The report finds that limiting global warming to 1.5 degrees Celsius would require “rapid and far-reaching” transitions in land, energy, industry, buildings, transport, and cities. Global net human-caused emissions of carbon dioxide (CO2) would need to fall by about 45 percent from 2010 levels by 2030, reaching ‘net zero’ around 2050. This means that any remaining emissions would need to be balanced by removing CO2 from the air.
“Limiting warming to 1.5 degrees Celsius is possible within the laws of chemistry and physics but doing so would require unprecedented changes,” said Jim Skea, Co-Chair of IPCC Working Group III.
“Limiting global warming to 1.5 degrees Celsius compared with 2 degrees Celsius would reduce challenging impacts on ecosystems, human health and well-being, making it easier to achieve the United Nations Sustainable Development Goals,” said Priyardarshi Shukla, Co-Chair of IPCC Working Group III.
The decisions we make today are critical in ensuring a safe and sustainable world for everyone, both now and in the future, said Debra Roberts, Co-Chair of IPCC Working Group II.
“This report gives policymakers and practitioners the information they need to make decisions that tackle climate change while considering local context and people’s needs. The next few years are probably the most important in our history,” she said.
The IPCC is the leading world body for assessing the science related to climate change, its impacts and potential future risks, and possible response options. The IPCC special report can be read HERE. The special report included 91 authors from 40 nations, 14 coordinating lead authors, 60 lead authors, 17 review editors, 188 contributing authors, more than 6,000 cited references, and a total of more than 42,000 expert and government review comments.
The letter sent to Congress supports the 1.5 degree Celsius target for aggressive and rapid action. It recommends halting all fossil fuel leasing, phasing out all fossil fuel extraction, and ending fossil fuel and other dirty energy subsidies, and a transition to 100 percent renewable energy by 2035 or earlier. This would include ending all combustion-based power generation, nuclear, biomass, large scale hydro, and waste-to-energy generation technologies, along with an upgrade to the nation's electricity grid to make it smart, efficient, and decentralized, with the ability to incorporate battery storage and distributed energy systems that are "democratically governed."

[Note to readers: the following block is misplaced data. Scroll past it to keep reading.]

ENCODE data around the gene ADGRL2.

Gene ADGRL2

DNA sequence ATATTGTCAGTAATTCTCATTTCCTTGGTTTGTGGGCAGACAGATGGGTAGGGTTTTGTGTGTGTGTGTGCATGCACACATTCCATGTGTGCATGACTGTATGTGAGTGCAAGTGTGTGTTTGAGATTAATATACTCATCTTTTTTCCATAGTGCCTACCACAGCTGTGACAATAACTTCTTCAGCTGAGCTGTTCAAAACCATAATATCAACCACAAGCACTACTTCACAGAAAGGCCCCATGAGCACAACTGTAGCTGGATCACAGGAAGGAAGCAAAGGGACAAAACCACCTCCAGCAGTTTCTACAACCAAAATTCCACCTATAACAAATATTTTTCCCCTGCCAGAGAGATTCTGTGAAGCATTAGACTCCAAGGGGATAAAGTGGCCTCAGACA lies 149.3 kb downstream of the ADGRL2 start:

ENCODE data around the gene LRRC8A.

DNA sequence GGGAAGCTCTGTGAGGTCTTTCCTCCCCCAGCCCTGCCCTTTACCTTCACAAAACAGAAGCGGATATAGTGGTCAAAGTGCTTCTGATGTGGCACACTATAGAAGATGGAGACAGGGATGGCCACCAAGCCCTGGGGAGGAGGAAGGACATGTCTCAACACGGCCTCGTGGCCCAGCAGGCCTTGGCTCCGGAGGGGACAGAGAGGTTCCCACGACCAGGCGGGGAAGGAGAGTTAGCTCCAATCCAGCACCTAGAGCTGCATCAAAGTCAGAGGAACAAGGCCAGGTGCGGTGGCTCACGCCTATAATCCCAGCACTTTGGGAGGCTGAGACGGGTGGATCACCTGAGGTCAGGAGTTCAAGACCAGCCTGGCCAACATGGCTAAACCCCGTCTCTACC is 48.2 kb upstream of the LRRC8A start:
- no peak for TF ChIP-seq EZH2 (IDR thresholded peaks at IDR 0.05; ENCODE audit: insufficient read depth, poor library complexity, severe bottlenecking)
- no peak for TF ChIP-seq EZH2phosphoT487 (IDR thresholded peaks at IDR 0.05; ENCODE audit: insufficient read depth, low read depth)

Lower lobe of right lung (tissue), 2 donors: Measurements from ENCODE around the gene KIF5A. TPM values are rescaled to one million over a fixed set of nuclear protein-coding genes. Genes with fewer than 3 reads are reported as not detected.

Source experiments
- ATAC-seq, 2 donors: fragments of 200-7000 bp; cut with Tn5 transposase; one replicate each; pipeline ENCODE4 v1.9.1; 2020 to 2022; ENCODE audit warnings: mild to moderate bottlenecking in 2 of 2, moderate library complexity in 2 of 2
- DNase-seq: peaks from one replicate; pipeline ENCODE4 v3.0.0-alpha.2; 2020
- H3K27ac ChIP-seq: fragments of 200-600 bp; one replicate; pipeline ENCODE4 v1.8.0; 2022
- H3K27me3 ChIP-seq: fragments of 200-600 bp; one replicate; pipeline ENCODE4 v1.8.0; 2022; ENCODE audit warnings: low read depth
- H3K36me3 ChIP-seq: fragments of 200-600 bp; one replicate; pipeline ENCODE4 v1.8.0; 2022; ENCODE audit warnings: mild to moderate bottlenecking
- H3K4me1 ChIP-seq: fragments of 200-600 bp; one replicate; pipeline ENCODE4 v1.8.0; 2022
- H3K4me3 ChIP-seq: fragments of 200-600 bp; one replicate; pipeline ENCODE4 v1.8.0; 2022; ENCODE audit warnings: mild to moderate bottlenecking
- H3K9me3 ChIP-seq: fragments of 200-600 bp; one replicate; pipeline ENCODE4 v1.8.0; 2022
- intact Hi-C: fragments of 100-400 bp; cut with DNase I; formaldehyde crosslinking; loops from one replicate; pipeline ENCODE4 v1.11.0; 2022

"In addition, Congress must bring the outdated regulation of electricity into the twenty-first century, encouraging public and community ownership over power infrastructure and electricity choice, as well as permitting distributed energy sources, including rooftop and community solar programs to supply the grid," the letter notes.
The Green New Deal also includes expansion of public transportation the phasing out of fossil fuel vehicles, harnessing the full power of the Clean Air Act as a tool to set strict guidelines for a transition to renewable energy, and the inclusion of a "just transition" with a comprehensive economic plan to drive job growth and investment in a new green economy.
Included in the Green New Deal is the upholding of the rights of Indigenous Peoples, and opposition to rolling back existing environmental, health, and other protections, as well as to protections for fossil fuel and dirty energy polluters.
"Fossil fuel companies should pay their fair share for damages caused by climate change, rather than shifting those costs to taxpayers," the letter states.
You may read the letter HERE.
Whether the Green New Deal can get enough political and grassroots traction to move forward in Washington, D.C., where the Republican denial of climate change is strongly entrenched, remains to be seen.